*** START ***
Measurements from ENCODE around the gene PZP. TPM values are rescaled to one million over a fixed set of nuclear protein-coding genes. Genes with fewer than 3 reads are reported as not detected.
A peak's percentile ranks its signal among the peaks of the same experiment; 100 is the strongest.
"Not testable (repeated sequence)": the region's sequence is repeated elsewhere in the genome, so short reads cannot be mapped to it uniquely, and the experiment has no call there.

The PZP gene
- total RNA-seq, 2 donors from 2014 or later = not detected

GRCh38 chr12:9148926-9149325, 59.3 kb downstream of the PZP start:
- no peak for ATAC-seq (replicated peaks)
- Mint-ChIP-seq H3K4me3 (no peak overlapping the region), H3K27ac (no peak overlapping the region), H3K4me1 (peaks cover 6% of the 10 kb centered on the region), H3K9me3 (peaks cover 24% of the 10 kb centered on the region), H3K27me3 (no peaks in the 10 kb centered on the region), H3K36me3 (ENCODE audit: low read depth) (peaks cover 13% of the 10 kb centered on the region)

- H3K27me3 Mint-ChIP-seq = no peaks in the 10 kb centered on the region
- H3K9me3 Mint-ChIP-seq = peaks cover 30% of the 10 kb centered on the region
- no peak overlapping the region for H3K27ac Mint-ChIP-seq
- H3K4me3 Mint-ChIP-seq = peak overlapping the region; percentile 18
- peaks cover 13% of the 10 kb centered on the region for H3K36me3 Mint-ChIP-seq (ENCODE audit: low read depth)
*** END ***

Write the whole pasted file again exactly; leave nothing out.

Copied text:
Measurements from ENCODE around the gene PZP. TPM values are rescaled to one million over a fixed set of nuclear protein-coding genes. Genes with fewer than 3 reads are reported as not detected.
A peak's percentile ranks its signal among the peaks of the same experiment; 100 is the strongest.
"Not testable (repeated sequence)": the region's sequence is repeated elsewhere in the genome, so short reads cannot be mapped to it uniquely, and the experiment has no call there.

The PZP gene
- total RNA-seq, 2 donors from 2014 or later = not detected

GRCh38 chr12:9148926-9149325, 59.3 kb downstream of the PZP start:
- no peak for ATAC-seq (replicated peaks)
- Mint-ChIP-seq H3K4me3 (no peak overlapping the region), H3K27ac (no peak overlapping the region), H3K4me1 (peaks cover 6% of the 10 kb centered on the region), H3K9me3 (peaks cover 24% of the 10 kb centered on the region), H3K27me3 (no peaks in the 10 kb centered on the region), H3K36me3 (ENCODE audit: low read depth) (peaks cover 13% of the 10 kb centered on the region)

- H3K27me3 Mint-ChIP-seq = no peaks in the 10 kb centered on the region
- H3K9me3 Mint-ChIP-seq = peaks cover 30% of the 10 kb centered on the region
- no peak overlapping the region for H3K27ac Mint-ChIP-seq
- H3K4me3 Mint-ChIP-seq = peak overlapping the region; percentile 18
- peaks cover 13% of the 10 kb centered on the region for H3K36me3 Mint-ChIP-seq (ENCODE audit: low read depth)